St. Leonard's

Windsor, Berkshire

Rebuilt in 1932, for Horace E. Dodge Jr. (1900-1963), the party-loving playboy heir to the Dodge Motor Company in Detroit. The purchase and works were financed by his mother, Mrs Anna Dodge, who had just paid for the construction of Marly (now the Belgian Embassy in Washington D.C.) for Horace's sister, Delphine. The hill on which it stands (and thereby the house) takes its name from a monk who built a chapel here in the 14th century dedicated to Saint Leonard of Noblac. Despite its holiness, this didn't help one of the estate residents who became the second victim of Jack the Ripper....

This house is best associated with...

Horace Elgin Dodge Jr.

Horace E. Dodge Jr., of Detroit etc., President of the Dodge Boat Works


Joseph Patrick Kennedy Sr.

"Joe" Kennedy, U.S. Ambassador to the United Kingdom


The house itself dates back to the early 18th century when it was known as "The Hermitage" but had become a ruin by the time it was rebuilt by the Duke of Gloucester in 1773 who renamed it "Sophia Lodge" for his daughter. By 1813, it was the property of William Dawson who employed Royal architect James Wyatt to transform the lodge into an exemplary 60-room example of Gothic-Revival architecture, akin to Strawberry Hill.

In 1850, it was purchased by Sir Theodore Brinckman, 2nd Bt., who named it "St. Leonard's". One of the coachmen in his employ lived on the estate with his wife, Annie Chapman. In 1888, she made the headlines as the second victim of the notorious serial-killer, Jack the Ripper. Sadly, Annie had long struggled with alcoholism and despite entering one of the first alcoholic rehabilitation centers in Britain, it couldn't save her marriage. Leaving St. Leonard's, she went to London where she met her grizzly end.

In 1921, the Brinckman family sold St. Leonards to the industrialist James Railton (1863-1949) C.B.E., who in 1930 sold it for a reputed $2 million to the American auto-heiress Mrs Anna Dodge who gifted it to her only son, Horace E. Dodge Jr. Two years previously Dodge had married Muriel Dorothy Sisman (his third of five wives) in London and his mother funded the remodelling of St. Leonard's into a 103-room Art-Deco villa, with running costs of $30,000 a year. In 1935 Horace's sister, Delphine, married her third husband (Timothy Godde) here and from time-to-time their mother used it as a base for her European shopping trips with Lord Duveen, adding to her collections at Rose Terrace.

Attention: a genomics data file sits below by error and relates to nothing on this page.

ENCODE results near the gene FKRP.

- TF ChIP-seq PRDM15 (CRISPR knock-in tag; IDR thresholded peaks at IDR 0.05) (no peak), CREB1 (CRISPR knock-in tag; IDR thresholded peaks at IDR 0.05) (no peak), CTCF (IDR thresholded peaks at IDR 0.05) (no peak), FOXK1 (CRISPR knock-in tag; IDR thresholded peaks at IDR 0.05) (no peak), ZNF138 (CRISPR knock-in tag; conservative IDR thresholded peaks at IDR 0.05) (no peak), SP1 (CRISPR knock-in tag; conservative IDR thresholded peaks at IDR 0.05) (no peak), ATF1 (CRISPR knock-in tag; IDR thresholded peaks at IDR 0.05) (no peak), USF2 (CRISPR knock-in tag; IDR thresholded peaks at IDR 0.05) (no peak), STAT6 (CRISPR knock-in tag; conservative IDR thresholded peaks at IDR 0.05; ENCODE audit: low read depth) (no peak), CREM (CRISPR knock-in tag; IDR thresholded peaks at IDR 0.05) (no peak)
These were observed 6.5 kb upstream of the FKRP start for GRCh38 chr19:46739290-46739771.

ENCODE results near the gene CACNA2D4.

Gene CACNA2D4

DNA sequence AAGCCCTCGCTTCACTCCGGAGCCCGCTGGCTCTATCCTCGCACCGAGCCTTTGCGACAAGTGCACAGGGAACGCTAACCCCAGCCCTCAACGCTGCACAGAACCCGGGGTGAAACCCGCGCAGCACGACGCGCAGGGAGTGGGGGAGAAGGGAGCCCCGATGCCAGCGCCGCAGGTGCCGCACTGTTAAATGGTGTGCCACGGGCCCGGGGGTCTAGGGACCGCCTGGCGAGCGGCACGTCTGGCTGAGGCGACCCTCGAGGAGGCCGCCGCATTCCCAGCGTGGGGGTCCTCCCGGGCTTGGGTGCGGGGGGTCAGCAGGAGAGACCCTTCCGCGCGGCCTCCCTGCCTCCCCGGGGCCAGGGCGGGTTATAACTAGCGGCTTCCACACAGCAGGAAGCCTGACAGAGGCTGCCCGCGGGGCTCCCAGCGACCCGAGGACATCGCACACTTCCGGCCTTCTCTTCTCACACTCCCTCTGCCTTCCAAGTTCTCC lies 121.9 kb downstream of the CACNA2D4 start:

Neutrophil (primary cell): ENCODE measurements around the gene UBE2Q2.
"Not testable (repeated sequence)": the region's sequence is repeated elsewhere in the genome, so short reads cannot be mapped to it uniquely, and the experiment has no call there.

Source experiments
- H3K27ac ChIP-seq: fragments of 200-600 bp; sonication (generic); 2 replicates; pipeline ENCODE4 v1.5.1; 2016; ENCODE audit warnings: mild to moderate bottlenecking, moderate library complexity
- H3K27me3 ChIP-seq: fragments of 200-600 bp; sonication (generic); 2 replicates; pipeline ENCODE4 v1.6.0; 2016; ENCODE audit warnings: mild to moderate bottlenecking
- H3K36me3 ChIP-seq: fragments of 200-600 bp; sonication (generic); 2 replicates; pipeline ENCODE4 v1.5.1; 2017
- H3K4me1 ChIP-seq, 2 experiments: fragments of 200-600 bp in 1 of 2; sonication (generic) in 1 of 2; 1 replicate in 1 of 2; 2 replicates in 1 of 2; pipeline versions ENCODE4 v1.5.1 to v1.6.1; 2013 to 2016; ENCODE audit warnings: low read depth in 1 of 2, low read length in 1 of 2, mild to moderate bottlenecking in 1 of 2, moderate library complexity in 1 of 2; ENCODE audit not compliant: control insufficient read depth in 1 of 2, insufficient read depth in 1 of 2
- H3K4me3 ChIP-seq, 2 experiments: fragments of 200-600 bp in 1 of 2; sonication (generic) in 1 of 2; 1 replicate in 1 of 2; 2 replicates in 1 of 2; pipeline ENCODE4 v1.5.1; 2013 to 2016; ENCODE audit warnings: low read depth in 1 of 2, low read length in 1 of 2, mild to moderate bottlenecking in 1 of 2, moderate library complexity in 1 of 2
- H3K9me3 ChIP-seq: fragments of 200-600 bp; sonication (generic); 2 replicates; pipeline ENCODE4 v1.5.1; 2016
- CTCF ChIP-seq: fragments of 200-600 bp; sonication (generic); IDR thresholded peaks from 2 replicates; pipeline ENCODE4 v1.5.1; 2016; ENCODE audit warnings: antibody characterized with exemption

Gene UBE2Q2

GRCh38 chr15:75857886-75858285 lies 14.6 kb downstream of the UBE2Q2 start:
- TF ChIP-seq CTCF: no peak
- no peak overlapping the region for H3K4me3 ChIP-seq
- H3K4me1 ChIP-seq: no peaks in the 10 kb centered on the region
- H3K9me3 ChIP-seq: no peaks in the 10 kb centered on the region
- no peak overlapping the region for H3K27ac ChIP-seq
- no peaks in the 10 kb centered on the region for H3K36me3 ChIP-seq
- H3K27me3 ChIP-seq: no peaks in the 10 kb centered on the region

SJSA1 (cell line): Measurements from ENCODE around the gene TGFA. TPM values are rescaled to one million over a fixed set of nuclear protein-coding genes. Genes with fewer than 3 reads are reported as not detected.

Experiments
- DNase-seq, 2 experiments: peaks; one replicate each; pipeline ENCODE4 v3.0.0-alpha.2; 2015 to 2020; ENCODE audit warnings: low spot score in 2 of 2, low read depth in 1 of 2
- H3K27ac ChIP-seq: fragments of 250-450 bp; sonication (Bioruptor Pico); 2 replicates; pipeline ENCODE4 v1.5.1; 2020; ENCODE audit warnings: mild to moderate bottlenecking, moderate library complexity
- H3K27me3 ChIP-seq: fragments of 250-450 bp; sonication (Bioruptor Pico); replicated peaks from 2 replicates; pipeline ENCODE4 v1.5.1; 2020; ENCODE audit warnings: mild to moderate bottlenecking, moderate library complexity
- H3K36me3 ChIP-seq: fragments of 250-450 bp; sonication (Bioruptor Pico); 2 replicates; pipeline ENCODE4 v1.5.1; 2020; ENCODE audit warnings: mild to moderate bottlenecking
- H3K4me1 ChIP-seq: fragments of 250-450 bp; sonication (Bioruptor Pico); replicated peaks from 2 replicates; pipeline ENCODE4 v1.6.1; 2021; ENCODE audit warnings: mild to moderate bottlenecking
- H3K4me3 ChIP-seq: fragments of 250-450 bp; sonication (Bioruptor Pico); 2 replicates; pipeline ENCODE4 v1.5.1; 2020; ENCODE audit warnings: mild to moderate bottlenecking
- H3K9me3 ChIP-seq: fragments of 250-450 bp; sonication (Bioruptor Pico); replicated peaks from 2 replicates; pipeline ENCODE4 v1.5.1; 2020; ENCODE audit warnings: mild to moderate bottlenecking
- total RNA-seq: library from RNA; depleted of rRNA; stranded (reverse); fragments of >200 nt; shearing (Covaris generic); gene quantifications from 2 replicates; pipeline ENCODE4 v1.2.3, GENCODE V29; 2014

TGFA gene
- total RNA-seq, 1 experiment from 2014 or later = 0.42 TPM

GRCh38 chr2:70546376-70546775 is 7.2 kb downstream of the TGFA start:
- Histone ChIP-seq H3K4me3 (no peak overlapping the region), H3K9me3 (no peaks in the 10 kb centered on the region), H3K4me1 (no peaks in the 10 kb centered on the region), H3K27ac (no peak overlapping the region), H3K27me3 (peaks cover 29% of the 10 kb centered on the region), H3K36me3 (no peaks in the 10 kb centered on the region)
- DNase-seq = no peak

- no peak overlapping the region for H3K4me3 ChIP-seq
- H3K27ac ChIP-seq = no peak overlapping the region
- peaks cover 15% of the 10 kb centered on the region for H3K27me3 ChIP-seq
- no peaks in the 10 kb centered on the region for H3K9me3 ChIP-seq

Between 1938 and 1940, Horace allowed his friend Joe Kennedy (father of JFK) to live here rent free. The Kennedy family used it as a weekend home while Joe was U.S. Ambassador to the Court of St. James. Dodge served as a Major in New York during the war but was resident again at St. Leonard's in 1945 when he was quizzed about his reported fourth marriage to nurse Clara Mae Tinsley, of Kentucky. From St. Leonards, he commented: "I am not denying it. I am not confirming it. I would like to know about it myself". 

Horace continued to divide his time between St. Leonard's and his other three homes in Detroit, Greenwich (Connecticut) and Cannes in the South of France. He died in 1963 and while his estate was going through the courts some light was thrown on St. Leonard's: "Items in the inventory included a castle and 99-acres of land in Berks County, England... St. Leonard's, of which Dodge is named sole owner, is valued at $500,000. The villa, described as a business enterprise with Dodge and his widow, the former Gregg Sherwood, one-time showgirl from Beloit, Wisconsin, as stockholders, is valued at $800,000". 

In 1966, his mother (who was also his sole executor) sold St. Leonard's for £250,000 to Billy Smart, of circus fame. He died just three years later in 1969 and the house then became part of Windsor Safari Park which was opened to the public in the same year. The park has since become "Legoland, Windsor" and the mansion is its headquarters. 

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Contributed by Mark Meredith on 20/04/2021 and last updated on 22/04/2021.
Image Courtesy of the Archives at Windsor Safari Park; Sophia Lodge, David Nash Ford's Berkshire History; The New York Times & the Oshkosh Northwestern; St Leonard's Road, Facebook


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